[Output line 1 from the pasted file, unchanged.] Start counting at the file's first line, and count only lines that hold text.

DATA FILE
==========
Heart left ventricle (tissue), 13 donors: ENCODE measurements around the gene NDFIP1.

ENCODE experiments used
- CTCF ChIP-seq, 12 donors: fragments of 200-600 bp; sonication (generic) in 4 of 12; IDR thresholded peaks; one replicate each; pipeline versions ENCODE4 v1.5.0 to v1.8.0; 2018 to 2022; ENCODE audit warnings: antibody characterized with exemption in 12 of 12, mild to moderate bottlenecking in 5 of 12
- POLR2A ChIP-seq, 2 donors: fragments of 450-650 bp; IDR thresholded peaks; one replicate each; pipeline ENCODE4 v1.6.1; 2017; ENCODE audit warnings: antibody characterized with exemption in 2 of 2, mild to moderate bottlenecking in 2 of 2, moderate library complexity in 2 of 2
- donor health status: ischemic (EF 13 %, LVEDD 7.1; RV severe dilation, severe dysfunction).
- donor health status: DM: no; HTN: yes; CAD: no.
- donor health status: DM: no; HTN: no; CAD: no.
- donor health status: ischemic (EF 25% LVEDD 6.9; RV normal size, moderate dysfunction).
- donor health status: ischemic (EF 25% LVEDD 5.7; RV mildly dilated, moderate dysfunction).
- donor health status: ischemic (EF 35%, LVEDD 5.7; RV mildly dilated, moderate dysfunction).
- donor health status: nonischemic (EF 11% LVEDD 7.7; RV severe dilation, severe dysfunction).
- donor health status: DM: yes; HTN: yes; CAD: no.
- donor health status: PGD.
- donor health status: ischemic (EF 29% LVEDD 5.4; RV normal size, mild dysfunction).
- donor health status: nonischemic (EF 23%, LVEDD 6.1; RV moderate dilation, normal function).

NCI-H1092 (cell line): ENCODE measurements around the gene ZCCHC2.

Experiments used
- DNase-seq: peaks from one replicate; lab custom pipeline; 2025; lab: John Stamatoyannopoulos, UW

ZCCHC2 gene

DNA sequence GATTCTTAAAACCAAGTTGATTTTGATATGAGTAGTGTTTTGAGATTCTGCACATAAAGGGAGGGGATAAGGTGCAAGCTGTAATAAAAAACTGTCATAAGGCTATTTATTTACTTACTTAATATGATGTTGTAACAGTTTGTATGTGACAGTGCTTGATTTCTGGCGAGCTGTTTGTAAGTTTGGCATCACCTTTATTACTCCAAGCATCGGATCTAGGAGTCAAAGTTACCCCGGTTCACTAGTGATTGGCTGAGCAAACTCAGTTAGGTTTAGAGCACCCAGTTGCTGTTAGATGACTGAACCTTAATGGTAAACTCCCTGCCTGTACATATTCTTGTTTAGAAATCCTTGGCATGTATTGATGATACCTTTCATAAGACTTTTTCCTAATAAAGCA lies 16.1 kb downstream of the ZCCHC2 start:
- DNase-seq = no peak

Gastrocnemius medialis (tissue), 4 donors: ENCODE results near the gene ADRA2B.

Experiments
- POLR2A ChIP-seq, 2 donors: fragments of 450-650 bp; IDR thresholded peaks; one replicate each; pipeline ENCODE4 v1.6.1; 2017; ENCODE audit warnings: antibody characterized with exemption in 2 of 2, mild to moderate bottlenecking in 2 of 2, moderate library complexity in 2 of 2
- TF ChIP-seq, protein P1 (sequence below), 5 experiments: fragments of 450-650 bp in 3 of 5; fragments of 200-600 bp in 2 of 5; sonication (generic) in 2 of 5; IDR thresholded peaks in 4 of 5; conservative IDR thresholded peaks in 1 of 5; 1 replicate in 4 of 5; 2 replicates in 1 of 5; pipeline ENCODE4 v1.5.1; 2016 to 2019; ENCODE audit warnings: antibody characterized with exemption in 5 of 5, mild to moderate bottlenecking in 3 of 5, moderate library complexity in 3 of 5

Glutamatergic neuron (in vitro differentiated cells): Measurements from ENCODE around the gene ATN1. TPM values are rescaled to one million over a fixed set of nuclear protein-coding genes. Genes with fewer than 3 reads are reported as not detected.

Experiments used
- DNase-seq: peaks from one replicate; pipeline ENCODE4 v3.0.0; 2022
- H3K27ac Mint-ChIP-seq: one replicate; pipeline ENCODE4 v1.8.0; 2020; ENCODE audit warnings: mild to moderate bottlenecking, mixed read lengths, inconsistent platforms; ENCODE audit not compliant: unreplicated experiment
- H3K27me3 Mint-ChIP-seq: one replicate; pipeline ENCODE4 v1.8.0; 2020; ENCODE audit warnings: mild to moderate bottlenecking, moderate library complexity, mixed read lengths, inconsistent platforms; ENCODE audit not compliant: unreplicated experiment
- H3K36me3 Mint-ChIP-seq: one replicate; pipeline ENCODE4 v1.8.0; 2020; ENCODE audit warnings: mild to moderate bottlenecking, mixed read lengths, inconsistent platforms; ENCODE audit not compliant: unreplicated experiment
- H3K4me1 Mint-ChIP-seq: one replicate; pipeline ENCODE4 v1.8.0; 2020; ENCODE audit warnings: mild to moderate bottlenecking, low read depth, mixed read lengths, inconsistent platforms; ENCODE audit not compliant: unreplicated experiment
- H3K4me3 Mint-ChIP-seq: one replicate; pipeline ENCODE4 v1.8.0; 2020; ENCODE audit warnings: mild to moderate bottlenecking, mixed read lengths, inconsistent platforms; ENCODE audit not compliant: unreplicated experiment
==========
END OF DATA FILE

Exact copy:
Heart left ventricle (tissue), 13 donors: ENCODE measurements around the gene NDFIP1.